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Justice is More Important than Freedom

 
 
alikimr
 
Reply Wed 17 Nov, 2004 10:32 pm
Freedom has been extolled as the most desirable of the important element in the life of individuals and of society as a whole. However, the exercise of one's actions to the detriment of others , either directly or indirectly , lthat is freedom without responsibility, does not appear to be a very constructive approach for a soviety
Do you agree with the subject thesis, or do you have reservations with that position ?
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Type: Discussion • Score: 1 • Views: 5,920 • Replies: 40
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Hazlitt
 
  1  
Reply Wed 17 Nov, 2004 11:24 pm
Freedon/Justice
I think it is generally understood that the freedom we enjoy is not absolute, but that it is abridged in order to allow others the maximum freedom possible within a community of persons. I think this abridgment of freedom may be what we call justice.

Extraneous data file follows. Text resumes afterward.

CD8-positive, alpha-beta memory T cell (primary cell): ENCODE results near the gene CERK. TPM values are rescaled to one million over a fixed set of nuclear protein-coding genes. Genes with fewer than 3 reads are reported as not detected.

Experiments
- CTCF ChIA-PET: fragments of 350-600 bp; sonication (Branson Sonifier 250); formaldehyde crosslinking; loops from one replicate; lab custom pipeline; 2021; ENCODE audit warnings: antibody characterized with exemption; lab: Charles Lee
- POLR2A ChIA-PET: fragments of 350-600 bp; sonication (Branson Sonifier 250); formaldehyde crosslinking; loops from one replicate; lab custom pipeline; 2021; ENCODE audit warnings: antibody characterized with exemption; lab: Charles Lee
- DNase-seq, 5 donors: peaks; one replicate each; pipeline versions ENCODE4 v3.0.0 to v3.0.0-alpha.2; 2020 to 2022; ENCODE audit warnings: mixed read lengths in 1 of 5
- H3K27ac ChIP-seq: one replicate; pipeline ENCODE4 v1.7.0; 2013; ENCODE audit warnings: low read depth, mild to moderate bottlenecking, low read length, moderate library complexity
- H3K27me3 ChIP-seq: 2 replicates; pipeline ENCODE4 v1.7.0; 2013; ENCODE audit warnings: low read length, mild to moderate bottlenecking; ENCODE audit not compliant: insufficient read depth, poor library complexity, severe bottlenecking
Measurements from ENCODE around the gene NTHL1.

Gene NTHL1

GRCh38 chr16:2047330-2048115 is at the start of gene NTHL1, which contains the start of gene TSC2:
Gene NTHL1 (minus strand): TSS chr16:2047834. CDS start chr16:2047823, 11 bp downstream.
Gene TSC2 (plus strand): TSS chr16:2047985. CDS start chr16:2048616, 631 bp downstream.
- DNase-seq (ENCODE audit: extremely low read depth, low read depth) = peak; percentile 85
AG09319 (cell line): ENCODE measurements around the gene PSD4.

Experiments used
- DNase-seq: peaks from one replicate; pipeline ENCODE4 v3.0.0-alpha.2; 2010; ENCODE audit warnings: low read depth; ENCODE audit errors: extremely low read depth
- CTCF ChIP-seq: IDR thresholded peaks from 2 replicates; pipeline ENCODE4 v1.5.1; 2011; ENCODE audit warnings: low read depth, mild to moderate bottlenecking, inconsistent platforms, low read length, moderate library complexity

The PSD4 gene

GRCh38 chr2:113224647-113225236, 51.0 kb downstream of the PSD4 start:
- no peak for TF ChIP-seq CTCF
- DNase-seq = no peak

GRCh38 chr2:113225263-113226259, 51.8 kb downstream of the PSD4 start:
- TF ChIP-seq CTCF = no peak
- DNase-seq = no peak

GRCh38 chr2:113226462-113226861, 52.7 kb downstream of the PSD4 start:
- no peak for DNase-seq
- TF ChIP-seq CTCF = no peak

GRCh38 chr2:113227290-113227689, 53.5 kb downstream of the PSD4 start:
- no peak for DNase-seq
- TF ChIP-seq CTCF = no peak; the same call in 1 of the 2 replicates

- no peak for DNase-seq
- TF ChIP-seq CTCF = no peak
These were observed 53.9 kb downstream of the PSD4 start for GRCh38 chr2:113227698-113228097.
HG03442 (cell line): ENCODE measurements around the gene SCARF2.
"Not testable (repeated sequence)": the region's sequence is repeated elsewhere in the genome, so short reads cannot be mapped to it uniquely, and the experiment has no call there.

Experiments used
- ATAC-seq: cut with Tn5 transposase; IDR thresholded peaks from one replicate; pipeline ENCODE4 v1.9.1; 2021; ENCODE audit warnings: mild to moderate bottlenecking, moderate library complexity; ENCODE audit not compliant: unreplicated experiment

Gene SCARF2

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val
 
  1  
Reply Thu 18 Nov, 2004 04:37 am
Re: Justice is More Important than Freedom
alikimr
Absolute freedom has no sense. Freedom is the possibility of choosing between alternatives within a set of references. In this perspective, justice is not contradictory with freedom. You are free to believe in god, or be an atheist. But, if you kill someone because he is not supporting your convictions, then you are not exercizing your freedom. You are simply trying to destroy someone else's freedom.
In my point of view justice is needed, in a free society, not to impose and repress an unique system of values but to prevent and repress those who deprive other people of their freedom.
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Thomas
 
  1  
Reply Thu 18 Nov, 2004 05:57 am
Re: Justice is More Important than Freedom
alikimr wrote:
Freedom has been extolled as the most desirable of the important element in the life of individuals and of society as a whole. However, the exercise of one's actions to the detriment of others , either directly or indirectly , lthat is freedom without responsibility, does not appear to be a very constructive approach for a soviety
Do you agree with the subject thesis, or do you have reservations with that position ?

No I don't agree with the subject thesis, because "the excercise of one's actions to the detriment of others" impedes the freedom of the "others" in your phrase, and thus tells us nothing about the desirability of freedom. For reference, consider the following definition in the French Revolution's Declaration of human rights.